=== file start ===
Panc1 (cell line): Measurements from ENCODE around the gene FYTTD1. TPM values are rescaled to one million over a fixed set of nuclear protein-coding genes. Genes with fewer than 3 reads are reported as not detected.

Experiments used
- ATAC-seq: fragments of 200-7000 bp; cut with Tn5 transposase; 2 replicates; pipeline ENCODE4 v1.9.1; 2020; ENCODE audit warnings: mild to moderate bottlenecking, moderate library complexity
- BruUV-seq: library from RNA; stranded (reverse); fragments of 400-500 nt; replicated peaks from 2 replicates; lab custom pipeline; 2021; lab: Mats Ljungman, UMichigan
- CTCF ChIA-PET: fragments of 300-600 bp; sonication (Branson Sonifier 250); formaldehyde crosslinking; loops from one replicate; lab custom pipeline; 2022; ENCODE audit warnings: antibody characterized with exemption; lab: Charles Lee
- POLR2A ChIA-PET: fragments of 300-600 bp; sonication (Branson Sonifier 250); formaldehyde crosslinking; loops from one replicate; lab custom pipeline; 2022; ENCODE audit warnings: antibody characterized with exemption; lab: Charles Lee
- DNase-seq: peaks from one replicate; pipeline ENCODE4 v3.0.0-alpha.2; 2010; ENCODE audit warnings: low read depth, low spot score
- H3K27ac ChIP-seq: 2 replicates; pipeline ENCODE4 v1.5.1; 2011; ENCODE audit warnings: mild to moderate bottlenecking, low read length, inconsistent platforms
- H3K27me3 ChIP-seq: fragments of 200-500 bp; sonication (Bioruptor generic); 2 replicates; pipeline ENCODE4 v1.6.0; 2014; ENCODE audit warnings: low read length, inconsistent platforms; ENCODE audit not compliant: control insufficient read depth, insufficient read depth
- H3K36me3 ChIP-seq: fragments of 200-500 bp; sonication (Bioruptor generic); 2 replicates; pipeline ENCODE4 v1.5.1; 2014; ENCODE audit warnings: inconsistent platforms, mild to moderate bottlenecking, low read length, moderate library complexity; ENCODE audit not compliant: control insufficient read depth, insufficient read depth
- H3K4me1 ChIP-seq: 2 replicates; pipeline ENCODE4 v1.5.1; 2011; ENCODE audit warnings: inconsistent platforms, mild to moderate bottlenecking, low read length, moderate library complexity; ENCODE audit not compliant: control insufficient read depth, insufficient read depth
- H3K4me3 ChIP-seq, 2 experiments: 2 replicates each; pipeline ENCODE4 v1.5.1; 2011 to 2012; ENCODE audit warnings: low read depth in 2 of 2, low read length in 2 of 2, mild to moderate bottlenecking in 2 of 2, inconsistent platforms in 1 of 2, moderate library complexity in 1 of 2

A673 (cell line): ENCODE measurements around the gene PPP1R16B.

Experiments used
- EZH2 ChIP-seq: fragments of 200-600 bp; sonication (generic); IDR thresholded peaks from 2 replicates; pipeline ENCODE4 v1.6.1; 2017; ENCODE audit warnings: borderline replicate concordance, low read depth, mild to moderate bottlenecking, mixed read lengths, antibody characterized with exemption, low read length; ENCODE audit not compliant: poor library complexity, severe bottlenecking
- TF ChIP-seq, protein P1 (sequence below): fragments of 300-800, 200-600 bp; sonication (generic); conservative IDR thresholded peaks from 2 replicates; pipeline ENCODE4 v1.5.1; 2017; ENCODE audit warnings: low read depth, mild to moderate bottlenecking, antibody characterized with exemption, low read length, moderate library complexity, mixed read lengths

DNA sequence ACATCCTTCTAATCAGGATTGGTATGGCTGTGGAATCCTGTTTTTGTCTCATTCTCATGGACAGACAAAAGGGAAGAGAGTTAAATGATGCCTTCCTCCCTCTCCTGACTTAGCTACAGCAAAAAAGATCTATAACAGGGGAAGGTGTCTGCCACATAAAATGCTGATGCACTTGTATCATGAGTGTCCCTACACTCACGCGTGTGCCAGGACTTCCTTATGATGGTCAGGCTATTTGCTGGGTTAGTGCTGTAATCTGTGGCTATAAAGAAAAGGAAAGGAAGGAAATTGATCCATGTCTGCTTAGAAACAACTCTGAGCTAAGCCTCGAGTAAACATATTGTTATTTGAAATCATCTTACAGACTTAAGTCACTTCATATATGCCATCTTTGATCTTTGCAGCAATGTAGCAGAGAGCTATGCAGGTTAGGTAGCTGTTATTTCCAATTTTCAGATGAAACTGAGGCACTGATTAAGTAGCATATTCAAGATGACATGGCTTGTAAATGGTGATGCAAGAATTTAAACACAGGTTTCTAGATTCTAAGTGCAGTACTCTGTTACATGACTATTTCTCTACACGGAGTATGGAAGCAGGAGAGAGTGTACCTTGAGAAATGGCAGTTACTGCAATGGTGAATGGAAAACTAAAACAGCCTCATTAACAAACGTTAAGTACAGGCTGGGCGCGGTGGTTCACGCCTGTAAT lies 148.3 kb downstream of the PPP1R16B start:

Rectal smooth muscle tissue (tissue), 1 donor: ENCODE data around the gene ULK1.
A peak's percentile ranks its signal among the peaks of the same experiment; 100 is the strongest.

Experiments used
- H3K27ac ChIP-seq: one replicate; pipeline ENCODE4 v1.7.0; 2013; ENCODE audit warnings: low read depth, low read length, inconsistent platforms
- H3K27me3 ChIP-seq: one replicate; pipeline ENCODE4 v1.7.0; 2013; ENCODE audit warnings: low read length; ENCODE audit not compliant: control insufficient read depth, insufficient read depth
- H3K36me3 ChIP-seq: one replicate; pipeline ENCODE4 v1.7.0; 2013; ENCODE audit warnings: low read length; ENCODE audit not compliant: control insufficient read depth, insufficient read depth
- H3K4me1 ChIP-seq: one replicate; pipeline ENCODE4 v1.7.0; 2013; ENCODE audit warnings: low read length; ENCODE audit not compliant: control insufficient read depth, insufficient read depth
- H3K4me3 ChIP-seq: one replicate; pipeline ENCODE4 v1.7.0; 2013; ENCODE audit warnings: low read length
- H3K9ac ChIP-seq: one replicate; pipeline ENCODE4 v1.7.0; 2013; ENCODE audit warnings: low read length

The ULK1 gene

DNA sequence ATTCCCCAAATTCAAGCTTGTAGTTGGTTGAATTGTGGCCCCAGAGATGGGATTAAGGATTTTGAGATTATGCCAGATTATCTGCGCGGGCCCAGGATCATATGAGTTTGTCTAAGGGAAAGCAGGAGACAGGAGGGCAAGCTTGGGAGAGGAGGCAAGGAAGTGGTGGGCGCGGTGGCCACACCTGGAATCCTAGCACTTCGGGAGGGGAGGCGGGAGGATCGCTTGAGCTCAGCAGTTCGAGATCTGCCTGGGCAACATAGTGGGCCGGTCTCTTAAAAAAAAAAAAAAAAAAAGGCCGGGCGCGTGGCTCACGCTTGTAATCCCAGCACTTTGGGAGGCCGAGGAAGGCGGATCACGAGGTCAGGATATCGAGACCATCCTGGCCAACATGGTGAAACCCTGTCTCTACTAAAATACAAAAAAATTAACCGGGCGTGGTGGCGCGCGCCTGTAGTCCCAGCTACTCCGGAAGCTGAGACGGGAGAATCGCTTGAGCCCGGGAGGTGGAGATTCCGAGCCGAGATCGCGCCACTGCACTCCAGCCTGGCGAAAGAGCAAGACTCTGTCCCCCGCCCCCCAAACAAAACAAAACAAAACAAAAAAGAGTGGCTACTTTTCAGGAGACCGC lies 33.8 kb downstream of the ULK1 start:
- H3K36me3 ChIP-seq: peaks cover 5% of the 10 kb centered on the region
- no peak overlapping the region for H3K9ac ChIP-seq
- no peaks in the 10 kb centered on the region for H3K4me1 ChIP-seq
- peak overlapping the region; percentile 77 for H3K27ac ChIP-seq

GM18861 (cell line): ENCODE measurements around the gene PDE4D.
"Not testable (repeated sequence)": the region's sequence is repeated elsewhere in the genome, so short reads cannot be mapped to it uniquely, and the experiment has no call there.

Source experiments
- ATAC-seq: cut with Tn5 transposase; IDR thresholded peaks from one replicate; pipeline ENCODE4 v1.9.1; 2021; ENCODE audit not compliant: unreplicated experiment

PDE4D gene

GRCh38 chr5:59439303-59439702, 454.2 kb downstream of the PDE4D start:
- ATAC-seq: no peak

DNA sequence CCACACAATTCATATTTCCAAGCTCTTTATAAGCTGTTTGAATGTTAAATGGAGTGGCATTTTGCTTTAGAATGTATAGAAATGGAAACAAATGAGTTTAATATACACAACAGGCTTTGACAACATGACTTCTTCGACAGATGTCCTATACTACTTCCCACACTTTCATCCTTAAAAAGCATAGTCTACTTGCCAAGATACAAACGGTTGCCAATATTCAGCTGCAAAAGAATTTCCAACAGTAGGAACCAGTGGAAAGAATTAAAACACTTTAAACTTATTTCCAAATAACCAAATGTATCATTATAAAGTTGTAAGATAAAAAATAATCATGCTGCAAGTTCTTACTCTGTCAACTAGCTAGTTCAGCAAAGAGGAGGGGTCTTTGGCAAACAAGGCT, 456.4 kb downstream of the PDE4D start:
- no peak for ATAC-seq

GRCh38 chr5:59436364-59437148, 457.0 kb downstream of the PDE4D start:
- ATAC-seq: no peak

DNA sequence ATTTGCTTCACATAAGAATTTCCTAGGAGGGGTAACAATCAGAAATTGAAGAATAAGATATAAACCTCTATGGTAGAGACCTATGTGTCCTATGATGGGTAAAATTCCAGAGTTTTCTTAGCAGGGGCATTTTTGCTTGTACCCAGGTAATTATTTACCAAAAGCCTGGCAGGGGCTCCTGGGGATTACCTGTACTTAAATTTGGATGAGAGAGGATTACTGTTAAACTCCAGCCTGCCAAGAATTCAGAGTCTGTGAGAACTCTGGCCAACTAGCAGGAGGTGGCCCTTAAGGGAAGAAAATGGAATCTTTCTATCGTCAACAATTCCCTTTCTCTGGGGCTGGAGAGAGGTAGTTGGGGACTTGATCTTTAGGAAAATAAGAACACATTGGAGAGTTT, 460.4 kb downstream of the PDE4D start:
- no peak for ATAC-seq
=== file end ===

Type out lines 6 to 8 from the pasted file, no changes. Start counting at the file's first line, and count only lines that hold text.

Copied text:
- POLR2A ChIA-PET: fragments of 300-600 bp; sonication (Branson Sonifier 250); formaldehyde crosslinking; loops from one replicate; lab custom pipeline; 2022; ENCODE audit warnings: antibody characterized with exemption; lab: Charles Lee
- DNase-seq: peaks from one replicate; pipeline ENCODE4 v3.0.0-alpha.2; 2010; ENCODE audit warnings: low read depth, low spot score
- H3K27ac ChIP-seq: 2 replicates; pipeline ENCODE4 v1.5.1; 2011; ENCODE audit warnings: mild to moderate bottlenecking, low read length, inconsistent platforms